The Jays Journal staff returns with our yearly Top 30 prospect rankings. The #26 spot goes to a starting pitcher from the Dominican Republic, Hector Perez.
Name: Hector Perez
Position: SP Age: 23
Height: 6’3” Weight: 218lbs
Throws: Right Bats: Right
Acquired: Signed as an International Free Agent by the Astros on July 14, 2014
2019 Level: AA ETA: 2020
In 2014 the Houston Astros signed a then 18-year-old pitching prospect, Hector Perez as an International Free Agent. Perez signed for a small signing bonus of just $45,000 US and quickly showed lots of promise as a prospect in the Astros minor league system. Perez made his minor league professional debut in 2015 and progressed through the Astros minor league ranks at a steady pace. In 2016 Perez made his first appearance on a top 30 list being ranked 7th on Houston’s top 30 prospect list.
In 2018 Perez had progressed to the AA level and was pitching for the Astros affiliate Corpus Christi Hooks. Perez had pitched 16.2 innings with a 3.24 era when he was included in the Roberto Osuna trade which also brought Ken Giles to the Blue Jays. Perez was assigned to the Jays AA affiliate, the New Hampshire Fisher Cats. Perez finished the 2018 season with the Fisher Cats sporting a 3.86 ERA with 32 strikeouts over 25.2 innings of work. In November 2018 the Blue Jays added Perez to their 40 man roster to protect him from the Rule 5 draft.
In 2019 Perez started the season with the New Hampshire Fisher Cats. Many had high expectations that a strong start to the season would result in a promotion to AAA and even a possible MLB debut. However, the 2019 season did not go as well as anyone would have hoped. Perez was plagued with control issues which contributed to a Whip of 1.624. Without getting to technical Whip basically is a mathematical calculation that calculates the number of baserunners that a pitcher has allowed per inning.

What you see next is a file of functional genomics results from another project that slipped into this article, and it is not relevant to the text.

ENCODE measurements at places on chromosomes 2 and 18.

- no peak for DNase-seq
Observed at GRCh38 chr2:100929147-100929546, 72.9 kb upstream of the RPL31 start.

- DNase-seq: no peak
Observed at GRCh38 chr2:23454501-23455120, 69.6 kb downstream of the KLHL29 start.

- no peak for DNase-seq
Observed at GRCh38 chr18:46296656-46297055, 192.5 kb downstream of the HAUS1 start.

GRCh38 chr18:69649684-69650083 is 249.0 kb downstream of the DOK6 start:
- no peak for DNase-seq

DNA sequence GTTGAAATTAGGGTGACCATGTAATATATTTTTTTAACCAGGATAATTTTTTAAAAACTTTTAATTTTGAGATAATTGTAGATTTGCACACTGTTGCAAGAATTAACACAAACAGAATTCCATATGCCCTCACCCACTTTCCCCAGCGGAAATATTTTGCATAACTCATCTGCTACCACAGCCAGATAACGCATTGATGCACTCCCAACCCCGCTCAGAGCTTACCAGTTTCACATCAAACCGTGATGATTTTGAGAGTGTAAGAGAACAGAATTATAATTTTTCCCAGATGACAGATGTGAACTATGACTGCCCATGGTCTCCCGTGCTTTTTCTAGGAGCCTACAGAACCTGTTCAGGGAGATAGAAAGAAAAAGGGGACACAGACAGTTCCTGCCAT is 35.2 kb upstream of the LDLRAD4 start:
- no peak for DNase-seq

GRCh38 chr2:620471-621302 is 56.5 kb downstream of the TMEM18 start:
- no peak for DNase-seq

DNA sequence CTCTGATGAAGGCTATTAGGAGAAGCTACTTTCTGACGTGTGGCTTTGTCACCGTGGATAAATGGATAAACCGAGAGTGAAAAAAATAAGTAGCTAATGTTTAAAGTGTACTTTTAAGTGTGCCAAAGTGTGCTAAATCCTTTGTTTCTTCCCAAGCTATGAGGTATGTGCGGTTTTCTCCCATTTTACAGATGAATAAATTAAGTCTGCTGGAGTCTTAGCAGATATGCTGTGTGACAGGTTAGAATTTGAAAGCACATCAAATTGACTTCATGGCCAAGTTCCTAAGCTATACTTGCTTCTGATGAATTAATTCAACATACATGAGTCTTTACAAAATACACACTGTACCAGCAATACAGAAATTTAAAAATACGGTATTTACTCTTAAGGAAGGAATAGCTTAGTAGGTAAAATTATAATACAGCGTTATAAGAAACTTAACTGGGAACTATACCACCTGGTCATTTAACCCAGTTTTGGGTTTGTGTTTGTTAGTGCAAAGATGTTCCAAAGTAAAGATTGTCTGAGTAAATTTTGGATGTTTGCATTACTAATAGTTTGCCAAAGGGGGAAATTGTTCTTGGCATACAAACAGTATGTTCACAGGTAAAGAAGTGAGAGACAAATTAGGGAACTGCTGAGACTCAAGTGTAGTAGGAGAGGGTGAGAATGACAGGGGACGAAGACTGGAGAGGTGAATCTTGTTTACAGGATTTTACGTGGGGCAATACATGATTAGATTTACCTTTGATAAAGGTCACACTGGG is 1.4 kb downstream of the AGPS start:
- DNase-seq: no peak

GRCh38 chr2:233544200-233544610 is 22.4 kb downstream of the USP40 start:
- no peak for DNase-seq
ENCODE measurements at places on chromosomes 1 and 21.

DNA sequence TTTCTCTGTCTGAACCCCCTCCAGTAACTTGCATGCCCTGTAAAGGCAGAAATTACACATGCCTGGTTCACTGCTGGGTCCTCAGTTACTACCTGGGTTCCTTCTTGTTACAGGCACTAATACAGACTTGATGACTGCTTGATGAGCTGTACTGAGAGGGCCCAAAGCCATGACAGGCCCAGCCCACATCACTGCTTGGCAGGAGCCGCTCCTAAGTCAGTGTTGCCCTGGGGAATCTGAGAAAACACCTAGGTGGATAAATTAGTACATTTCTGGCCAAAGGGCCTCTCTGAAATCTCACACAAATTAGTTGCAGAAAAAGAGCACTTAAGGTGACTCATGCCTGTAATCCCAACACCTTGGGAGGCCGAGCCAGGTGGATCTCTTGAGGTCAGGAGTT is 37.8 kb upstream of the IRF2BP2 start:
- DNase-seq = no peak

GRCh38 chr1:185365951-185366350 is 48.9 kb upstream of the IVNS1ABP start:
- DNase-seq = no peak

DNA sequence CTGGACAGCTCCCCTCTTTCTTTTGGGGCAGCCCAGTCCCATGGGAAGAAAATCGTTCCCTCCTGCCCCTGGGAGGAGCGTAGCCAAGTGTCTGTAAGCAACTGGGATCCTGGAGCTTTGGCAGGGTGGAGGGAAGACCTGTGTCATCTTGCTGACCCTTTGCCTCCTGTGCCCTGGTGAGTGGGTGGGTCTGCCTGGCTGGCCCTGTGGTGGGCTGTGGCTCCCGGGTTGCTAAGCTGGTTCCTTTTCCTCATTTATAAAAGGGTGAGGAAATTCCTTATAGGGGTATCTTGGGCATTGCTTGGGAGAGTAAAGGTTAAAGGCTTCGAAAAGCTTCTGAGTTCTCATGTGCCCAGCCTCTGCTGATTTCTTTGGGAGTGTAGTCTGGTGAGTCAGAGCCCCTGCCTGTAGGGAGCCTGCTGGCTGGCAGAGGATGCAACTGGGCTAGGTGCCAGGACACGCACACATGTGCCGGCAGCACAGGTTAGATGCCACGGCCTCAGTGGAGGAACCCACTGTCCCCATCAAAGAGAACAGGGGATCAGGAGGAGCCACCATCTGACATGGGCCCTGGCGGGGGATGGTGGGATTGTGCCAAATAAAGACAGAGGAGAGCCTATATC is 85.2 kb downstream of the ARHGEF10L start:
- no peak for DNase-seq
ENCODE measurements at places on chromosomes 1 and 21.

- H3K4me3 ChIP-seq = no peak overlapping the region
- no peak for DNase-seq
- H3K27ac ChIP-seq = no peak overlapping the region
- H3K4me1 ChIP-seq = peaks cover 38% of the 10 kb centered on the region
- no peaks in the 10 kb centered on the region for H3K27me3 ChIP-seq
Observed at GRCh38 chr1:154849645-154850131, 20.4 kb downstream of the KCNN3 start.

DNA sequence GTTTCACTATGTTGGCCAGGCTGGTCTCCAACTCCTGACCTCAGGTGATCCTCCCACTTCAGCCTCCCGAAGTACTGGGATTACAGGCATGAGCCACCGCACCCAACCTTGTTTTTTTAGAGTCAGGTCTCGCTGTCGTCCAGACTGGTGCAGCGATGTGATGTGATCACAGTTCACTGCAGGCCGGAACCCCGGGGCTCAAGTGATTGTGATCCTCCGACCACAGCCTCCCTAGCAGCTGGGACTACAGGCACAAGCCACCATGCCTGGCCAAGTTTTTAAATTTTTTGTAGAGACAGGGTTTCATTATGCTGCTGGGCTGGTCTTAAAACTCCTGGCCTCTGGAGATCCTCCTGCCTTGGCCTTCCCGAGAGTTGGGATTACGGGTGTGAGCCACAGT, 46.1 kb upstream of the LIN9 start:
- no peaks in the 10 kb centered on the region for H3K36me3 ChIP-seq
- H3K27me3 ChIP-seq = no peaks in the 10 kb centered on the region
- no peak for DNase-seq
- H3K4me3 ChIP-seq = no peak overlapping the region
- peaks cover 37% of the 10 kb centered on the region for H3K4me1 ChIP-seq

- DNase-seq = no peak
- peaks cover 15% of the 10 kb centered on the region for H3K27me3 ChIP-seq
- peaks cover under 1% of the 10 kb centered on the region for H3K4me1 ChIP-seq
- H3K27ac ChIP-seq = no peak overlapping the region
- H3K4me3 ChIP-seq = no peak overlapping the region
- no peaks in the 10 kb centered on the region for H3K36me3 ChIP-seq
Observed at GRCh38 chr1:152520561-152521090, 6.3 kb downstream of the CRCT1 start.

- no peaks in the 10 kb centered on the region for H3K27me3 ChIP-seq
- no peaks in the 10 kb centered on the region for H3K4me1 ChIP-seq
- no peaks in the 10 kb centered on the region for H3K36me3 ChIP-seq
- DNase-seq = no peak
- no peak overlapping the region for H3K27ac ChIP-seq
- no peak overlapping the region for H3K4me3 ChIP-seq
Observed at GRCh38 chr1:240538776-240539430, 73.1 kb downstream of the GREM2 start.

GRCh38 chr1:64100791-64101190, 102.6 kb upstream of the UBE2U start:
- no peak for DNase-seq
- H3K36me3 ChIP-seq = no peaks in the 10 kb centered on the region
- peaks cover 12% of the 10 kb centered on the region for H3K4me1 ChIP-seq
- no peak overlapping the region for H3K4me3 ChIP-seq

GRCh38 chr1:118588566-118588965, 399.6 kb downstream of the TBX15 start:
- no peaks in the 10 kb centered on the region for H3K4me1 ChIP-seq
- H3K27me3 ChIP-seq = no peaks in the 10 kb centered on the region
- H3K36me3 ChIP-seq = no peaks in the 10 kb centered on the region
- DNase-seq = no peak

For comparison, a WHIP of 1.0 would be elite with an MLB average at about 1.30. The 2019 season was also the first season that Perez allowed more than a hit per inning pitched and ended the season with an era of 4.60 over 121.1 innings pitched. During the winter season, Perez returned to his home country of the Dominican Republic and pitched in the Winter League. Unfortunately, the results against older competition in a small sample size (12.2 IP) has not improved with a Whip of 1.50 and an era of 4.97.
Hector Perez’s bread and butter pitch has always been a big fastball. MLB.com describes Perez as throwing a two-seamer with nice sink and a four-seamer with explosive riding life. Perez sits in the 93-99 mph with both pitches. MLB.com grades Perez’s fastball as a 65 out of an 80 grade. For comparison, Perez’s fastball grades as well as many of the top 10 prospects in baseball.
Hector Perez has a good four-pitch repertoire which also includes two breaking pitches. Perez will throw a wipeout slider or curveball that both grade as plus pitches with a 55 value at MLB.com. Both of these off-speed pitches can produce swing and miss but Perez will sometimes have difficulty finding the strike zone and sometimes he will have difficulty even being close to the plate. It is this control issue that has plagued Perez throughout his minor league career but now facing more advanced hitters at the AA level it has caused his ERA and WHIP to increase.
Hector Perez has gradually been sliding down the Blue Jays top 30 prospects list over the past couple of seasons. Perez debuted at 11th in 2018, 22nd in 2019 and now Jays Journal has him listed as the number 26th best prospect. MLB.com has listed Perez’s future value in the scouting scale as a 45 out of 80. To better understand this scale a 40 is considered below average and a 50 is average. Perez is considered somewhere in between. This rating appears directly tied to Perez’s control, which is valued at a 40.
The upcoming 2020 season will be a big one for Perez. He will have to prove that he is worthwhile keeping on the 40 man roster as other upcoming prospects will need to be protected next offseason. I’m sure the Blue Jays will give Perez all the opportunity in the world to prove that he can figure out the control issues and maintain his development as a starting pitcher.
I would predict that Perez will start the 2020 season back at AA but a couple of things could change quickly. If Perez has immediate success then a midseason promotion to AAA could be in the cards or if the control issues continue then a move to the bullpen could be the next course. Perez could still play up as a high leverage reliever even with some control issues. I’m hoping a second trip to AA will allow Perez to put it all together.